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Volume 4 - Opinions of Counsel SBEA No. 30

Opinions of Counsel index

Assessment roll (assessor’s duties) (final filing) (delay); board of assessment review (powers and duties) (inspections and appraisals) - Real Property Tax Law, §§ 516, 1524; Westchester County Administration Code, § 536:

The fiscal dates in the Real Property Tax Law and the Westchester County Administrative Code as to filing of the assessment roll are directory and not mandatory so long as the delay is not due to dilatory tactics of the officials responsible for the delay and the delay does not interfere with the statutory responsibilities of other units of government.

It is not the function of the board of assessment review to inspect and appraise property before it for review. Its determinations should be based on the information presented to it at the grievance day hearings.

We have received an inquiry concerning the late final filing of an assessment roll. The board of assessment review in a Westchester County town did not complete its grievance day proceedings as of September 20, and consequently did not file a final assessment roll on September 15 as required by section 536 of the Westchester County Administrative Code. Our opinion has been requested as to the duties of the board of assessment review and the assessor in this factual situation.

While we know of no cases interpreting the mandatory or directory nature of the fiscal dates contained in Article 16 of the Westchester County Administrative Code (i.e., Westchester County Tax Law), a number of judicial decisions have been rendered construing the nature of similar fiscal dates contained in Article 5 of the Real Property Tax Law.

As was stated in the case of Draper Division v. Board of Assessors of the Town of Piercefield, 37 App.Div.2d 1038, 326 N.Y.S.2d 56, “the cases have consistently held that a showing of injury or prejudice is required before procedures set forth in the statute will be regarded as mandatory. . . . The purpose of the provisions of the Real Property Tax Law is to give the taxpayer notice of the assessment so that he may protest the action within the time limitation specified.” In BerthoIf v. Cisco, 72 Misc. 2d 901, 339 N.Y.S.2d 798, the Court stated: “. . .[I]t should be noted that late filing does not vitiate either the roll or the tax levied thereunder . . .” A similar conclusion was reached in Bablo v. Andrews, 4 Misc.2d 105, 157 N.Y.S.2d 427 and Rose v. Elliott, 218 App.Div. 287, 218 N.Y.S. 185.

The language in sections 536 and 537 of the Westchester County Administrative Code concerning the filing of the final assessment roll is similar to that language used in section 516 of the Real Property Tax Law. It seems reasonable to presume that a court construing the fiscal dates in the Westchester County Tax Law would follow the line of precedents indicating that fiscal dates in the Real Property Tax Law are directory rather than mandatory, so long as due process of law has been afforded the complaining party, and the delay is not due to dilatory tactics of the officials responsible for such delay, and such delay does not interfere with the statutory responsibilities of other units of government.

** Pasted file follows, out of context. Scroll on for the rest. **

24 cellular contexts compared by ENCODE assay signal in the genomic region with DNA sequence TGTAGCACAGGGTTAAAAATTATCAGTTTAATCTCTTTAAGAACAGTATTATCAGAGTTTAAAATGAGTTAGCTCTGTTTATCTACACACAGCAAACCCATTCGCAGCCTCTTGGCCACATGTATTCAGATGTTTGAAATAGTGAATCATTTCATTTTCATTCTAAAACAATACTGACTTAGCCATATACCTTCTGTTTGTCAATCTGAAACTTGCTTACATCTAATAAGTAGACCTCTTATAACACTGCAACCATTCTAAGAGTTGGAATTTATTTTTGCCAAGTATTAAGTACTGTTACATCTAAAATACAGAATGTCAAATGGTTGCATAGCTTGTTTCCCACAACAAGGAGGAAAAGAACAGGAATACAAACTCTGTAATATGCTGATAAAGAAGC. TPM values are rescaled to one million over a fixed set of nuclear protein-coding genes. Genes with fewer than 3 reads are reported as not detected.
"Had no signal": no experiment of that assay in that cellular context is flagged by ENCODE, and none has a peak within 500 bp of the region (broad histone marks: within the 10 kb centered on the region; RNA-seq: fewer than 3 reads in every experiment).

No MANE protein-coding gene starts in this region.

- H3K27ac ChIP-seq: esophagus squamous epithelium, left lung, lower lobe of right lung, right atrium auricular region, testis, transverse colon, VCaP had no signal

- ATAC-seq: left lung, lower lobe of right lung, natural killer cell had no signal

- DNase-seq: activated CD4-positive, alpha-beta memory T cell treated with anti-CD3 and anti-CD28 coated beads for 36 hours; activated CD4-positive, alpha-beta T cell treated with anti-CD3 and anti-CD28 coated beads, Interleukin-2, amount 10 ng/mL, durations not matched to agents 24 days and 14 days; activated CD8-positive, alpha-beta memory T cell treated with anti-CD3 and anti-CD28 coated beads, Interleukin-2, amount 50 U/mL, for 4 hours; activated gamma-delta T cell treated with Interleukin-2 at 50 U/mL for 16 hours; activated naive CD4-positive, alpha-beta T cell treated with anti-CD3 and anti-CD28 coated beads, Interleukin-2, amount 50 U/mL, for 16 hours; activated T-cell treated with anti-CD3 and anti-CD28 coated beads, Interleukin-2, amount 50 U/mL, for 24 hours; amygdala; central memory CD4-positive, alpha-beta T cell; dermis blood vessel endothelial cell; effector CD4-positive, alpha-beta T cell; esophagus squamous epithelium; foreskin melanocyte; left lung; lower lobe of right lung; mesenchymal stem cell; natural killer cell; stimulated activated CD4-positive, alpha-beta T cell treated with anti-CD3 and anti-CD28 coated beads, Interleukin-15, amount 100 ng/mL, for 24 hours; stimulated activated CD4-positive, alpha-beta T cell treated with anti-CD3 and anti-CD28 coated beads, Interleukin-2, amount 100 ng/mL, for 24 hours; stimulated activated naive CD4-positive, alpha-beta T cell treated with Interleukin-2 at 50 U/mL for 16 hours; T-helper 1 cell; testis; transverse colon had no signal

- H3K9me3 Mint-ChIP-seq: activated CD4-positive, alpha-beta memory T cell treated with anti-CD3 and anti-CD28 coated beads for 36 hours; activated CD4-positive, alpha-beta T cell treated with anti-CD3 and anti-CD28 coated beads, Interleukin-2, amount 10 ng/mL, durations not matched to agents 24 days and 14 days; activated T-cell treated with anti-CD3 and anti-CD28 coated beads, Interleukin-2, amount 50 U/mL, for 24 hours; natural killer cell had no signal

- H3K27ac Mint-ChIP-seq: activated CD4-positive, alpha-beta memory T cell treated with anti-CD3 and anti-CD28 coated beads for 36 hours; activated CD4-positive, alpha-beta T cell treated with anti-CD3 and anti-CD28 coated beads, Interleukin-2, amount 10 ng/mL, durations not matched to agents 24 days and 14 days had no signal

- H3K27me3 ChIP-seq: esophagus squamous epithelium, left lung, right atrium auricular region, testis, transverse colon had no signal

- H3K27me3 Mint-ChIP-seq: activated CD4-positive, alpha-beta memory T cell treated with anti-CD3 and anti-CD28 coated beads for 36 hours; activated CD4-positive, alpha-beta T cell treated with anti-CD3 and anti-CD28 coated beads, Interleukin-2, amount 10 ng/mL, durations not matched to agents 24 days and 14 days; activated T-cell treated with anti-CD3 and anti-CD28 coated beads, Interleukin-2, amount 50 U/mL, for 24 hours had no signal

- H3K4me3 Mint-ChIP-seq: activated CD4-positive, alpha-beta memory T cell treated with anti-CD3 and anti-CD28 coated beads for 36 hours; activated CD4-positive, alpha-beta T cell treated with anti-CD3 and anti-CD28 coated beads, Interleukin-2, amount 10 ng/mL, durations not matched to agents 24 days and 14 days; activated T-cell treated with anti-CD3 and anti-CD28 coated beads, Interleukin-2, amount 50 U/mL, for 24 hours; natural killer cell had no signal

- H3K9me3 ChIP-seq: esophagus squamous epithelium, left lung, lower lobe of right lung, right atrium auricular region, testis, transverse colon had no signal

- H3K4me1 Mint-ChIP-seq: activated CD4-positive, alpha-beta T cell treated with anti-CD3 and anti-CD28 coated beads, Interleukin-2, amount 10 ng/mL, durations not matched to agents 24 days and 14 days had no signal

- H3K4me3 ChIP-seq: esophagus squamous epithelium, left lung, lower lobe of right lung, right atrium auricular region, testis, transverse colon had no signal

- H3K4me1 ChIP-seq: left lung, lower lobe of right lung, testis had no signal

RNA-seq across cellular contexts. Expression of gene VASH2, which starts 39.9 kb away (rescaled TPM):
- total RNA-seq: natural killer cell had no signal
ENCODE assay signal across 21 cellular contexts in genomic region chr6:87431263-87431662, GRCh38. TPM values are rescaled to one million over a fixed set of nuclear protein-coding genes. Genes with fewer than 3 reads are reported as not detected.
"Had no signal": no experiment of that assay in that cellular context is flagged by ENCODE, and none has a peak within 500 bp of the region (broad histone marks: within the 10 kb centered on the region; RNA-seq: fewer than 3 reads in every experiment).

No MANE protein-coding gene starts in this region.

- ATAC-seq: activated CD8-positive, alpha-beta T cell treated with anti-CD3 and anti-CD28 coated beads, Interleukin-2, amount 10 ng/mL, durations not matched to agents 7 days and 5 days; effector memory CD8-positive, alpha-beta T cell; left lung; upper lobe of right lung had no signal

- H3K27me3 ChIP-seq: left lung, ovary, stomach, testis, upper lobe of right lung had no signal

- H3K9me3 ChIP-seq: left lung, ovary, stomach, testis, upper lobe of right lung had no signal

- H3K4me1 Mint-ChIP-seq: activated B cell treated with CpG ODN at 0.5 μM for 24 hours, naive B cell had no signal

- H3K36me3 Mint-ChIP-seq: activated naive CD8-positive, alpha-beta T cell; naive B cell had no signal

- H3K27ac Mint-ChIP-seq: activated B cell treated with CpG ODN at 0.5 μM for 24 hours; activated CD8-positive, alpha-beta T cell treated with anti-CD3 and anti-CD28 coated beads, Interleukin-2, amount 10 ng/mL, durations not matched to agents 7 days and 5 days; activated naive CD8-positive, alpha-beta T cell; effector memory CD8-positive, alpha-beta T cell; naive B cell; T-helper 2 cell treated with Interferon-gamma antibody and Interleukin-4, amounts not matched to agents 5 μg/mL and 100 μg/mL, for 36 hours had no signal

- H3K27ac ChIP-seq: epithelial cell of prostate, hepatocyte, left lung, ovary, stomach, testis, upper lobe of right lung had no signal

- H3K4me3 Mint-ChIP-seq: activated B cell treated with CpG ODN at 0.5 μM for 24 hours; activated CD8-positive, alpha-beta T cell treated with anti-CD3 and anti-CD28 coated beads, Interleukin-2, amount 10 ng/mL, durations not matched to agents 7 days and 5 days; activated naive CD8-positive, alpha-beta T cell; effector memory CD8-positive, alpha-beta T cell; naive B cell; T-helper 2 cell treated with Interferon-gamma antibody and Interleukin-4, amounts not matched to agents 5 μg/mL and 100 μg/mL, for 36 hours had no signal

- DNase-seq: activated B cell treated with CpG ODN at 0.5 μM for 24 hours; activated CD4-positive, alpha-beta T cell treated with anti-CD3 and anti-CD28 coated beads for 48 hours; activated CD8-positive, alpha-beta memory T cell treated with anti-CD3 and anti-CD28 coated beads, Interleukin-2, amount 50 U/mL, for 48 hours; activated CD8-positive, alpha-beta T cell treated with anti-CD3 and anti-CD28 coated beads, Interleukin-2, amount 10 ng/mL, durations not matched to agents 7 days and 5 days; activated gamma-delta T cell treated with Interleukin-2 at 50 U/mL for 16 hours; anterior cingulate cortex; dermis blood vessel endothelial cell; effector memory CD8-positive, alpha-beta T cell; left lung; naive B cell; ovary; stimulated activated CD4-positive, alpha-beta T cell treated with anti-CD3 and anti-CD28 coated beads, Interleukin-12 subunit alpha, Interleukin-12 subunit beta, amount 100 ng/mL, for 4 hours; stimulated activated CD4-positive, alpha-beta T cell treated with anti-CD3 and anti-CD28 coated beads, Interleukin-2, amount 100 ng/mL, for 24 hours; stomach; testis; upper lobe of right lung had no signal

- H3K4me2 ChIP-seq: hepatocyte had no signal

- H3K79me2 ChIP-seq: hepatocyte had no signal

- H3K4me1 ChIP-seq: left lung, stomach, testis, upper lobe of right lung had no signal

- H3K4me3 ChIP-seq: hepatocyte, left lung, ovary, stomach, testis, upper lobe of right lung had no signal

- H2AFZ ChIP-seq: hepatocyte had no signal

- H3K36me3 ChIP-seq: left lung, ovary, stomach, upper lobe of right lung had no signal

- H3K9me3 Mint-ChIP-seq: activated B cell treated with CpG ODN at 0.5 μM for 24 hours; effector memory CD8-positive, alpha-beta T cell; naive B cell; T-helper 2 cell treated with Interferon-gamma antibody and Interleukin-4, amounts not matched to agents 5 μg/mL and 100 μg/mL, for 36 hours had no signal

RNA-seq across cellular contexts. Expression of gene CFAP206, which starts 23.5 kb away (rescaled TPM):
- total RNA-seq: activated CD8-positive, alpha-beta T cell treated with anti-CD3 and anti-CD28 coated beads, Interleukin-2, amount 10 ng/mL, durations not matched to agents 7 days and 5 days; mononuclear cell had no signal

Such dates cannot be disregarded, however, the actions of the town must not interfere with the functioning of other units of government. We understand from the Westchester County Director of Real Property Tax Services that the county requires the town’s final assessment roll to carry out its statutory responsibilities for county equalization purposes. We therefore recommend that the roll be completed and filed with all deliberate speed so that the County’s responsibilities are not impeded and that the taxpayers of the town are not penalized by a county apportionment based on insufficient data.

We have been advised that much of the delay in filing the final roll has been occasioned by certain actions of the board of assessment review. It seems that the board found it necessary to inspect and appraise much of the property before it for review. It is not the function of the board of assessment review to act in this manner. Rather, it is to arrive at its decision as to whether an assessment should be reduced on the basis of the arguments heard by it and information given to it at the grievance day proceedings (Real Property Tax Law, § 1524). Naturally, the board of assessment review only has jurisdiction to change the assessments of parcels properly before it for such review.

We also understand that many of the grievances were prompted by dissatisfaction with the reappraisal conducted by experts hired for that purpose. We have previously stated that the assessor has the sole right to determine the level of assessment within his assessing unit and that neither the town board nor the board of assessment review may substitute its judgment for that of the assessor (1 Op. Counsel SBEA No. 39). (See also, Drelich v. Kahn, 60 Misc.2d 227, 302 N.Y.S.2d 634; McAlevey v. Williams 41 App.Div.2d 971, 344 N.Y.S.2d 193.)

Accordingly, as indicated above, any short delay in filing the completed roll will not be regarded as a violation of law. However, once a demand is made by the county for the production of the completed roll after the statutory date, based on its statutory responsibility to the taxpayers of the entire county, the assessor must turn such roll over to the county with the changes as made by the board of assessment review up to that time. Any complaints not yet heard by the board of assessment review must be deemed to have been denied, and the taxpayers left to their judicial remedy.

September 20, 1974

Updated: